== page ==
A drama about the killing of maverick gay Dutch politician Pim Fortuyn--directed by the outspoken filmmaker Theo van Gogh, who was himself murdered last month--screened for the first time Sunday amid heavy security. The film, a mix of dramatization and real footage called 06/05 in reference to the date on which Fortuyn was shot by an animal rights activist in 2002, is to make its public premiere on Wednesday on the Internet and opens in cinemas next month. Dutch celebrities and members of Van Gogh's family gathered for the film's launch at a venue cordoned off by police near the parliament building in The Hague. "Unfortunately, it's not just a good memorial for Fortuyn, but also for Theo," said actress Tara Elders, who plays a lead role in the film, which suggests government intelligence agents were involved in Fortuyn's killing, as he opposed a major defense contract.
Van Gogh, who outraged Muslims with a film earlier this year accusing Islam of promoting violence against women, had just finished making 06/05 when he was shot and stabbed to death as he was cycling to work in Amsterdam on November 2. Van Gogh's murder has sparked a fierce debate about freedom of speech and further fueled rising hostility toward immigrants, which Fortuyn had tapped into before his death with his comments that the Netherlands could not absorb any more foreigners. "The killing was a smart bomb for free speech. More so even than the killing of Fortuyn because he was a politician. It means that everyone who wants to give his opinion is hesitant," Gijs van de Westelaken, producer of 06/05, told Reuters at the film launch. "The Dutch always thought we were a little quiet island in a tumultuous world. That certainly isn't the fact anymore. It's almost like Holland is an example of what could happen elsewhere. It certainly won't be the last attack," he said.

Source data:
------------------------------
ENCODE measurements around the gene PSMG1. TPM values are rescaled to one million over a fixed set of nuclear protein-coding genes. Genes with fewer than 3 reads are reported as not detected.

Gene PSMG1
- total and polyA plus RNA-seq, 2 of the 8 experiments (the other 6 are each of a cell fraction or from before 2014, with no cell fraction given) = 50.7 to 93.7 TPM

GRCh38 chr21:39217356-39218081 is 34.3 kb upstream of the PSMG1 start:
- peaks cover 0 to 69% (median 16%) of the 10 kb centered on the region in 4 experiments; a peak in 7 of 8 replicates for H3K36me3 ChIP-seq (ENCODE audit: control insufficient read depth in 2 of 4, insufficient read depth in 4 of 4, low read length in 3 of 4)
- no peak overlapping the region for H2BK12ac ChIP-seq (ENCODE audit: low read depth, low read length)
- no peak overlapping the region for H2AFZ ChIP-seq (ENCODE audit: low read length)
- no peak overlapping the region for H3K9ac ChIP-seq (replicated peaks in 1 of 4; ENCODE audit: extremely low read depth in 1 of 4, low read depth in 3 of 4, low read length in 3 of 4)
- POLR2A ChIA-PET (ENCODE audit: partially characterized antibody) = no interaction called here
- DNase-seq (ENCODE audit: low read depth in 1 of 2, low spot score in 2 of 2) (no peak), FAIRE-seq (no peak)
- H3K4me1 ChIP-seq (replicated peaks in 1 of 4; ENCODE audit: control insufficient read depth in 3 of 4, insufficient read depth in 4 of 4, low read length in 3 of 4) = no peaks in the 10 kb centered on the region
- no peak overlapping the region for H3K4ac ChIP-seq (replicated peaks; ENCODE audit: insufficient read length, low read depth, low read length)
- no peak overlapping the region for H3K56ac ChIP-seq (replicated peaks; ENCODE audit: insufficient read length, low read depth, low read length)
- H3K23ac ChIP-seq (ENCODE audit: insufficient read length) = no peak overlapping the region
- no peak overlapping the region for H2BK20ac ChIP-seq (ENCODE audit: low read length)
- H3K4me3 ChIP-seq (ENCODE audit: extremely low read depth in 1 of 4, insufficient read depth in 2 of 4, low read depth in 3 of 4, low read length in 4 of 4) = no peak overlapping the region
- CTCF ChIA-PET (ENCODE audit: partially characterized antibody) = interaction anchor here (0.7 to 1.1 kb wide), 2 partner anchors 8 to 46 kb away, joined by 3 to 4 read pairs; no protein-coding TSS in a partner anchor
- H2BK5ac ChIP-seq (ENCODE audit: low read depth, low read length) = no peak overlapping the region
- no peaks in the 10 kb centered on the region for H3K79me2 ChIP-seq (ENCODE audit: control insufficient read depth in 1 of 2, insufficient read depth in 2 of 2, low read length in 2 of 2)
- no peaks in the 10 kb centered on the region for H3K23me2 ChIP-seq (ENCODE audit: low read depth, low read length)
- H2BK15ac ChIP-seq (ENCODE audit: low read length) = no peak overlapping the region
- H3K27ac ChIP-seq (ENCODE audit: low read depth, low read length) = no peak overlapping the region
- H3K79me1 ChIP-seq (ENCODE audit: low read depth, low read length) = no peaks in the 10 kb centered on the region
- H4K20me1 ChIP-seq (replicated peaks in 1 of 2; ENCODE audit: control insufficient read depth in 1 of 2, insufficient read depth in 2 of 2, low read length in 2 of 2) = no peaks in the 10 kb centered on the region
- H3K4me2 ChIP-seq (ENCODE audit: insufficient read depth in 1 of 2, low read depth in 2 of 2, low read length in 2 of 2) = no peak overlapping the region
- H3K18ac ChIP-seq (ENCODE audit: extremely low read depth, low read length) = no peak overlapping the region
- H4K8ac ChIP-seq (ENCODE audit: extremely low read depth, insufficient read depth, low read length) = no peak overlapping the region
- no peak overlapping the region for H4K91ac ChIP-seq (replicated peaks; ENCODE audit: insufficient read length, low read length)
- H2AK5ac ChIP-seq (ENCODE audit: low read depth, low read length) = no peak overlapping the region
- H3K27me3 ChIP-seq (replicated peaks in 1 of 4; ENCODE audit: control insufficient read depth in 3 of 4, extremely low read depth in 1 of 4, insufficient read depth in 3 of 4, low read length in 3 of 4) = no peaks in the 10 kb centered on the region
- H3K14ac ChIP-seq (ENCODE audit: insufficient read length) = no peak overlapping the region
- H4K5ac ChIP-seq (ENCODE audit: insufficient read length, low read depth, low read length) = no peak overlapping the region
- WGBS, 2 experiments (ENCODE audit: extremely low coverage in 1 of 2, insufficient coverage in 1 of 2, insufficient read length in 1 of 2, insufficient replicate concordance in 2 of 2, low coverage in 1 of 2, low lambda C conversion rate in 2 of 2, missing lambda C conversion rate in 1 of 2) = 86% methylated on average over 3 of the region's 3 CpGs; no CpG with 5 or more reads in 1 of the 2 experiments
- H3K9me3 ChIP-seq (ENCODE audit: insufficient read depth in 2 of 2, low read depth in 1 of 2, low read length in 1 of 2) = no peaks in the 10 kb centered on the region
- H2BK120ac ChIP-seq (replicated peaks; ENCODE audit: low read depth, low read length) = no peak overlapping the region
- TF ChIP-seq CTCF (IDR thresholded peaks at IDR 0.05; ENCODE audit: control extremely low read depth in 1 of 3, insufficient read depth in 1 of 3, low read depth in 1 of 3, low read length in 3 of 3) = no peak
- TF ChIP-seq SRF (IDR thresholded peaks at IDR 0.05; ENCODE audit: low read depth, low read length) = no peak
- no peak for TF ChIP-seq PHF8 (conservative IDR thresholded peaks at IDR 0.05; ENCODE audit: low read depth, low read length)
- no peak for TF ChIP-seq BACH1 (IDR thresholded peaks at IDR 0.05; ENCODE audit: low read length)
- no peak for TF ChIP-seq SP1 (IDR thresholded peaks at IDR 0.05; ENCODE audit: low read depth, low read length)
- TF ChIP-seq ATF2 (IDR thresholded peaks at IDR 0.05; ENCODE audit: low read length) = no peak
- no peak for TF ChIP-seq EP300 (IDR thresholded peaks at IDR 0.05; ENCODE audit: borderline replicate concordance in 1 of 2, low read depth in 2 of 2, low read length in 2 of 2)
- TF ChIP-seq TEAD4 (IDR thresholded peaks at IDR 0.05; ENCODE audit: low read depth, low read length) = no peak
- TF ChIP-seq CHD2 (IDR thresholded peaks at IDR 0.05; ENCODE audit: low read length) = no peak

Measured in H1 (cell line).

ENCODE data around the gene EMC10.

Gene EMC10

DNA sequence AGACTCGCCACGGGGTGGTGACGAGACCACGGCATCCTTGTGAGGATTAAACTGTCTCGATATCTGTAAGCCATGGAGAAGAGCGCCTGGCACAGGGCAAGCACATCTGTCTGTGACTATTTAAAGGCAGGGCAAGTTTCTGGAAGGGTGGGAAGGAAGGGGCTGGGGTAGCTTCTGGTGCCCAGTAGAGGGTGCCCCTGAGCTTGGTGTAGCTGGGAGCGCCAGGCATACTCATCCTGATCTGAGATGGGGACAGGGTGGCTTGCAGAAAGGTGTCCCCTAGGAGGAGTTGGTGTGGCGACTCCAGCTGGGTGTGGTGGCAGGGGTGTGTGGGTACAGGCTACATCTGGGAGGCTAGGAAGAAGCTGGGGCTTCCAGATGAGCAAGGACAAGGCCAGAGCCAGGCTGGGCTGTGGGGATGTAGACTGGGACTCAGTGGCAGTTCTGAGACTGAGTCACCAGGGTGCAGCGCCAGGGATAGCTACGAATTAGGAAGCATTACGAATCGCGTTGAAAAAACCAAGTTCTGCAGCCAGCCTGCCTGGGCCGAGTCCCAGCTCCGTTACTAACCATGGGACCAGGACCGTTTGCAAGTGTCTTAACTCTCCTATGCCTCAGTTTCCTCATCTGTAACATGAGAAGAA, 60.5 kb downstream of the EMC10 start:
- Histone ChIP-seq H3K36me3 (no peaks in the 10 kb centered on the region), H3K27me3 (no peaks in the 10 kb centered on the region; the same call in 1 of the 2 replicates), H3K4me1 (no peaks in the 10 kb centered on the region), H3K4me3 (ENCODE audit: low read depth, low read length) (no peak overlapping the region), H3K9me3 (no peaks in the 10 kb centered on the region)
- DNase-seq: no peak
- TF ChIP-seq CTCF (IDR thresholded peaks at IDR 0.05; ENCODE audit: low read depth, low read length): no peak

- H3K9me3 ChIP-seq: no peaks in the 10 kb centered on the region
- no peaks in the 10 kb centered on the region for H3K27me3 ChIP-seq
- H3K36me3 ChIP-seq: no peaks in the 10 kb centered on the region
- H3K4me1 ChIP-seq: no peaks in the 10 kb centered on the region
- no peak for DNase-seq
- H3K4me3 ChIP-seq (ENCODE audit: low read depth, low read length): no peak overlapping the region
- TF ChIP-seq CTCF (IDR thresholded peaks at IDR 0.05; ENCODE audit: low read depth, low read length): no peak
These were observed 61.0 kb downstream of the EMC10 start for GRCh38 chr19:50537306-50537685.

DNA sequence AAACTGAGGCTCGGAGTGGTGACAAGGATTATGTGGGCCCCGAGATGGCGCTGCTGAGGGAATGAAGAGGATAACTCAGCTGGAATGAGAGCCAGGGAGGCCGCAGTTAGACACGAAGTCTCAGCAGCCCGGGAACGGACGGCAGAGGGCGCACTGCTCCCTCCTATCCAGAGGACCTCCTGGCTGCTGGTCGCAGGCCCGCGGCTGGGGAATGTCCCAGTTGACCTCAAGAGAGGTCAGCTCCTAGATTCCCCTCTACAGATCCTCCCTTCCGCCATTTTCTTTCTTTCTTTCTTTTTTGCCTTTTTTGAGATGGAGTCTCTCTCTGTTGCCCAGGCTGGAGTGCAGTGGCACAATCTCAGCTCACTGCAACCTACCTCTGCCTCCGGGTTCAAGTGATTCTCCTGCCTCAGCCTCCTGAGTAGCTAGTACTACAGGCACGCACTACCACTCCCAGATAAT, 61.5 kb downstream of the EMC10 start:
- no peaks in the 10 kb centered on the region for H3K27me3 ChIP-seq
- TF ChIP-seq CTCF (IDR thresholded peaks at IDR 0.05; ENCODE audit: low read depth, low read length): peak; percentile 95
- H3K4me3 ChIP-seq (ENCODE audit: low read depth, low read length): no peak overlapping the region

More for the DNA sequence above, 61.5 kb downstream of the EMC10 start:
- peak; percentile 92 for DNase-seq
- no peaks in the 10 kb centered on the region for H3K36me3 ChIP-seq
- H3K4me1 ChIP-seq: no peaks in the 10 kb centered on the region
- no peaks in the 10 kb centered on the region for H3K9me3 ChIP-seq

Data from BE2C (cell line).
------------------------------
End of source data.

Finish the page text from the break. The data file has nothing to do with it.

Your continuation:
A Dutch-Moroccan man with suspected links to a radical Muslim group has been charged with Van Gogh's murder. Other members of the group have been arrested for threatening politicians, including Geert Wilders, a right-wing populist seen as an heir to Fortuyn's anti-immigration legacy. Wilders, who has seen support soar in polls since Van Gogh's death, has said concern for his own safety and those of his employees is hampering his attempts to set up a new party and has demanded better protection from the government. Tiscali, the Internet service provider that funded 06/05 and is backing the Web premiere, said Van Gogh's killing has fired international interest in the rights to his last film. "Everybody is quite shocked about the murder of the director. It made headlines around the world. The movie is about the murder of a politician, which is a worldwide phenomenon now because it could happen anywhere," Tiscali's Patricia Spuijbroek said. Fortuyn, who was mourned by tens of thousands who lined the streets to shower his hearse with flowers, was recently voted the greatest Dutchman of all time in a television competition.